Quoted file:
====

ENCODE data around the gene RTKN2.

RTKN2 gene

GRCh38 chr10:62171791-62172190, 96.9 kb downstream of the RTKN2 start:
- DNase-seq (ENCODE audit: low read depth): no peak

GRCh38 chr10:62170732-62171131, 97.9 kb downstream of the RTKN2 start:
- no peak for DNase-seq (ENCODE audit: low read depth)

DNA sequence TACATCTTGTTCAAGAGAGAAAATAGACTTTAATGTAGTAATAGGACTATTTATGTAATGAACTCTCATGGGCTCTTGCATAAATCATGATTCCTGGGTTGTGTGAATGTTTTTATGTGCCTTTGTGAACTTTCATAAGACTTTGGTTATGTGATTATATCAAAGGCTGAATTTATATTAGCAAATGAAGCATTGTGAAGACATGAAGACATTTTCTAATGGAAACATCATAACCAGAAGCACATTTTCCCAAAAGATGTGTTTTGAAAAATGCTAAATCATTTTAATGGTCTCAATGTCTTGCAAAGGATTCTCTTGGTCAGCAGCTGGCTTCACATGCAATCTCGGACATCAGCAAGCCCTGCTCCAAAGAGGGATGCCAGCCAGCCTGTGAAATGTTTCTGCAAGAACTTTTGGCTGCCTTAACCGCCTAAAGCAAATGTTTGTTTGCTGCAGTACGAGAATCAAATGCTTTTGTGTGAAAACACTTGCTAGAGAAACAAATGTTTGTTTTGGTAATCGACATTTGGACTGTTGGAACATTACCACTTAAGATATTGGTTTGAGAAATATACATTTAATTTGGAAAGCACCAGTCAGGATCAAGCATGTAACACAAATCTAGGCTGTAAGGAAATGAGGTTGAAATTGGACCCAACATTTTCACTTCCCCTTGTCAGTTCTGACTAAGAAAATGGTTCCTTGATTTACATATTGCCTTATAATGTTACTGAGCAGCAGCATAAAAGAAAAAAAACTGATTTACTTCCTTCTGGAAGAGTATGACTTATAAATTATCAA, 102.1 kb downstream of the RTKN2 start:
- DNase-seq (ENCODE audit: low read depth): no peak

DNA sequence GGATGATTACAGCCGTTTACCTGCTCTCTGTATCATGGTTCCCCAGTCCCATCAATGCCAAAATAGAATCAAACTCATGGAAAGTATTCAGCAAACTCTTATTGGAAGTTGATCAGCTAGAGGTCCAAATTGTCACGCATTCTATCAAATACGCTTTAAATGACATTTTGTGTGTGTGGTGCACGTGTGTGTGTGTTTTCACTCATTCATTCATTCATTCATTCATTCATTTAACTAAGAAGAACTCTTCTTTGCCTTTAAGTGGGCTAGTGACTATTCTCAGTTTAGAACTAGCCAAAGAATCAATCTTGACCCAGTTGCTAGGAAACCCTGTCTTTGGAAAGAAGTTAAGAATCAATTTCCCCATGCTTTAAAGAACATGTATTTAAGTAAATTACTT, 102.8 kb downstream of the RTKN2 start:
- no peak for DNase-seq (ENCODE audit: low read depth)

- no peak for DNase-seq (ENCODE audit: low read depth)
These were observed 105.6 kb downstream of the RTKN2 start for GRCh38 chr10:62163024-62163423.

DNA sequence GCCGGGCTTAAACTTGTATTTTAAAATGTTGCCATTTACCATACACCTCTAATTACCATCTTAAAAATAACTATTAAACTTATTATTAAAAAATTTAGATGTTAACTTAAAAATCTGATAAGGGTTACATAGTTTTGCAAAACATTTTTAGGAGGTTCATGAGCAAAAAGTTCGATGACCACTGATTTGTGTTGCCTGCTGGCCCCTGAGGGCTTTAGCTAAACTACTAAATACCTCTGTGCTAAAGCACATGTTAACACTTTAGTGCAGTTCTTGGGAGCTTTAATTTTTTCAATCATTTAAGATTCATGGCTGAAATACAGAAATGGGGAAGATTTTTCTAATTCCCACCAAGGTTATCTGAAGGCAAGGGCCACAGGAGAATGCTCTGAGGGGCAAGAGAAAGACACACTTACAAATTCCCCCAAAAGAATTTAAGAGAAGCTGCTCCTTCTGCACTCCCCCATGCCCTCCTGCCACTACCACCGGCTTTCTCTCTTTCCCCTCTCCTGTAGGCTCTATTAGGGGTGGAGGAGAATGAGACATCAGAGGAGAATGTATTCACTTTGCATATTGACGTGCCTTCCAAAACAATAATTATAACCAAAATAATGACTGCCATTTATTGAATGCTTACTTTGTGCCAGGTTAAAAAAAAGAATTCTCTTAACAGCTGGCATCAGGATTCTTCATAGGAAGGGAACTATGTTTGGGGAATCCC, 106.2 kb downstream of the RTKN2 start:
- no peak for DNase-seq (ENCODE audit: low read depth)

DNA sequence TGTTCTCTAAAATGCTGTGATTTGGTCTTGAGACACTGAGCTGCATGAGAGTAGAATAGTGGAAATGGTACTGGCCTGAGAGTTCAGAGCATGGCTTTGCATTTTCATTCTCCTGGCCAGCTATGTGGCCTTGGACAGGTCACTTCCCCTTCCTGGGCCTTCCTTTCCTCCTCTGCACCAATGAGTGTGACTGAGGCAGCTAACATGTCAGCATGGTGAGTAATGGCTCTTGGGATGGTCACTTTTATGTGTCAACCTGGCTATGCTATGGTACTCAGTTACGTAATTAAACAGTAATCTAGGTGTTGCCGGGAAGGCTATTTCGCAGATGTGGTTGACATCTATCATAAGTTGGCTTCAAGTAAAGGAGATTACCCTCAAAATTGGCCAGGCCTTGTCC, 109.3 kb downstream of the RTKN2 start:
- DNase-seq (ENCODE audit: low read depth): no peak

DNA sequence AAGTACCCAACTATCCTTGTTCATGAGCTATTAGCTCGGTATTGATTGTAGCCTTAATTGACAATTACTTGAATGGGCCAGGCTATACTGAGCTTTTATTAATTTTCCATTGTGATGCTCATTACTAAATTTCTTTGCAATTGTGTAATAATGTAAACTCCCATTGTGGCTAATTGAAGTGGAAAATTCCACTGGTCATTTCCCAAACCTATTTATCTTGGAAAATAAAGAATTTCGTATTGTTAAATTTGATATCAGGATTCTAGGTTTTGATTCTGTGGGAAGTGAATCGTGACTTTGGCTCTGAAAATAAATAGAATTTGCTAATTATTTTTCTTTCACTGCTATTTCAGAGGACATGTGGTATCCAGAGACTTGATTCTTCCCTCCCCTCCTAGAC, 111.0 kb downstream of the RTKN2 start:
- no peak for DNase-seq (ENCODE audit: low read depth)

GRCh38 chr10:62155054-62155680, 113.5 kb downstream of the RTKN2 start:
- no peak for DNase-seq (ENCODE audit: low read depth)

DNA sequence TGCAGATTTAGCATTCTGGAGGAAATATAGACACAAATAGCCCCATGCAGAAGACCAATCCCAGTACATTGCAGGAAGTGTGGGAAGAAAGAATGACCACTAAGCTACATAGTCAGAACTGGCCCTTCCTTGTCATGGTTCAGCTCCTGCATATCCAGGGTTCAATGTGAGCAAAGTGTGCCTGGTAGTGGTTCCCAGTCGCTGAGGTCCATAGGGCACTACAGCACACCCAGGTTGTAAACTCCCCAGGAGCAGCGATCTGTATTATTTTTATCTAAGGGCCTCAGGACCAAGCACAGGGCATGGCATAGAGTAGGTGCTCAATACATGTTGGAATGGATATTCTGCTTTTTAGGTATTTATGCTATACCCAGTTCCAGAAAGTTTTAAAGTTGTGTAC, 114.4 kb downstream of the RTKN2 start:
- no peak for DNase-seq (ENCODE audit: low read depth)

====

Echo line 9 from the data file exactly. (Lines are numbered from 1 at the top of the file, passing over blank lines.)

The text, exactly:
DNA sequence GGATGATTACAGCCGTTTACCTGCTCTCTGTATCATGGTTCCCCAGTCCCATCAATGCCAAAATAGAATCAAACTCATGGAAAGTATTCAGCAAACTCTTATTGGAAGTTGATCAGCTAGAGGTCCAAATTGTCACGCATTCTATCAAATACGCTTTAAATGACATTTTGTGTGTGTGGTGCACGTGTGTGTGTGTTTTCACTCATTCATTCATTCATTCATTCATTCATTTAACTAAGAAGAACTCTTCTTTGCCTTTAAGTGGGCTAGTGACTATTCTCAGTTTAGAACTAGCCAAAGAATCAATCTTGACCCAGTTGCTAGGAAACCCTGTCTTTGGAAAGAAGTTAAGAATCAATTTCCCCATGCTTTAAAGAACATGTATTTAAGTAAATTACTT, 102.8 kb downstream of the RTKN2 start: